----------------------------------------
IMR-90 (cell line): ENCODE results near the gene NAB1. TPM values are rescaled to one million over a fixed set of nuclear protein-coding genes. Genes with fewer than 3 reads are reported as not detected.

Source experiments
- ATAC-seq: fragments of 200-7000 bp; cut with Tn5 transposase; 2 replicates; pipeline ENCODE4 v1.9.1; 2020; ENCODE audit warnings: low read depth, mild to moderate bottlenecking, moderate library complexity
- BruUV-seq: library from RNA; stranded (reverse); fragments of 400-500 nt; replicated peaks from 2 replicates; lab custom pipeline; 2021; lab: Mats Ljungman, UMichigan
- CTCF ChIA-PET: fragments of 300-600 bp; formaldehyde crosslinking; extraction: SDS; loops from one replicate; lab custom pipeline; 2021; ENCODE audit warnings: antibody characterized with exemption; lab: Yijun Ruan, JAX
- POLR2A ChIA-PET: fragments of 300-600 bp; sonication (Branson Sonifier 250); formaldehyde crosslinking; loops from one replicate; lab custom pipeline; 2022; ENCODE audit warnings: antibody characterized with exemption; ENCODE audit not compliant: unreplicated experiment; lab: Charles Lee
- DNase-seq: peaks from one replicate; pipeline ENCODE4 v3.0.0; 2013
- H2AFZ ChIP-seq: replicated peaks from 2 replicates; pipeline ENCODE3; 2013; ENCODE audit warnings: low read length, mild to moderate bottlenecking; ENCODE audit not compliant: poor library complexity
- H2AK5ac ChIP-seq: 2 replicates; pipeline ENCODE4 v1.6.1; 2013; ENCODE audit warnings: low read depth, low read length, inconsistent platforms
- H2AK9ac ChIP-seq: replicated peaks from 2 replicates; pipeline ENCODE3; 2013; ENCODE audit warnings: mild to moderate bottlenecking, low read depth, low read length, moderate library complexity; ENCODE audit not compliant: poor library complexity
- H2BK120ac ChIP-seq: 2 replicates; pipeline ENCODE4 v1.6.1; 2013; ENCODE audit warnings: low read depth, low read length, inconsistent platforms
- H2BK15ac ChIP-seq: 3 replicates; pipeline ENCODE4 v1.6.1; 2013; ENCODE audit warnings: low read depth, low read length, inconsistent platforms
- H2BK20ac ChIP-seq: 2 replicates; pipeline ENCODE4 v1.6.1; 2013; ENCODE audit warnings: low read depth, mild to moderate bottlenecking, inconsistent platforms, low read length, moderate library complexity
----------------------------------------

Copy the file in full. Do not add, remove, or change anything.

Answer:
IMR-90 (cell line): ENCODE results near the gene NAB1. TPM values are rescaled to one million over a fixed set of nuclear protein-coding genes. Genes with fewer than 3 reads are reported as not detected.

Source experiments
- ATAC-seq: fragments of 200-7000 bp; cut with Tn5 transposase; 2 replicates; pipeline ENCODE4 v1.9.1; 2020; ENCODE audit warnings: low read depth, mild to moderate bottlenecking, moderate library complexity
- BruUV-seq: library from RNA; stranded (reverse); fragments of 400-500 nt; replicated peaks from 2 replicates; lab custom pipeline; 2021; lab: Mats Ljungman, UMichigan
- CTCF ChIA-PET: fragments of 300-600 bp; formaldehyde crosslinking; extraction: SDS; loops from one replicate; lab custom pipeline; 2021; ENCODE audit warnings: antibody characterized with exemption; lab: Yijun Ruan, JAX
- POLR2A ChIA-PET: fragments of 300-600 bp; sonication (Branson Sonifier 250); formaldehyde crosslinking; loops from one replicate; lab custom pipeline; 2022; ENCODE audit warnings: antibody characterized with exemption; ENCODE audit not compliant: unreplicated experiment; lab: Charles Lee
- DNase-seq: peaks from one replicate; pipeline ENCODE4 v3.0.0; 2013
- H2AFZ ChIP-seq: replicated peaks from 2 replicates; pipeline ENCODE3; 2013; ENCODE audit warnings: low read length, mild to moderate bottlenecking; ENCODE audit not compliant: poor library complexity
- H2AK5ac ChIP-seq: 2 replicates; pipeline ENCODE4 v1.6.1; 2013; ENCODE audit warnings: low read depth, low read length, inconsistent platforms
- H2AK9ac ChIP-seq: replicated peaks from 2 replicates; pipeline ENCODE3; 2013; ENCODE audit warnings: mild to moderate bottlenecking, low read depth, low read length, moderate library complexity; ENCODE audit not compliant: poor library complexity
- H2BK120ac ChIP-seq: 2 replicates; pipeline ENCODE4 v1.6.1; 2013; ENCODE audit warnings: low read depth, low read length, inconsistent platforms
- H2BK15ac ChIP-seq: 3 replicates; pipeline ENCODE4 v1.6.1; 2013; ENCODE audit warnings: low read depth, low read length, inconsistent platforms
- H2BK20ac ChIP-seq: 2 replicates; pipeline ENCODE4 v1.6.1; 2013; ENCODE audit warnings: low read depth, mild to moderate bottlenecking, inconsistent platforms, low read length, moderate library complexity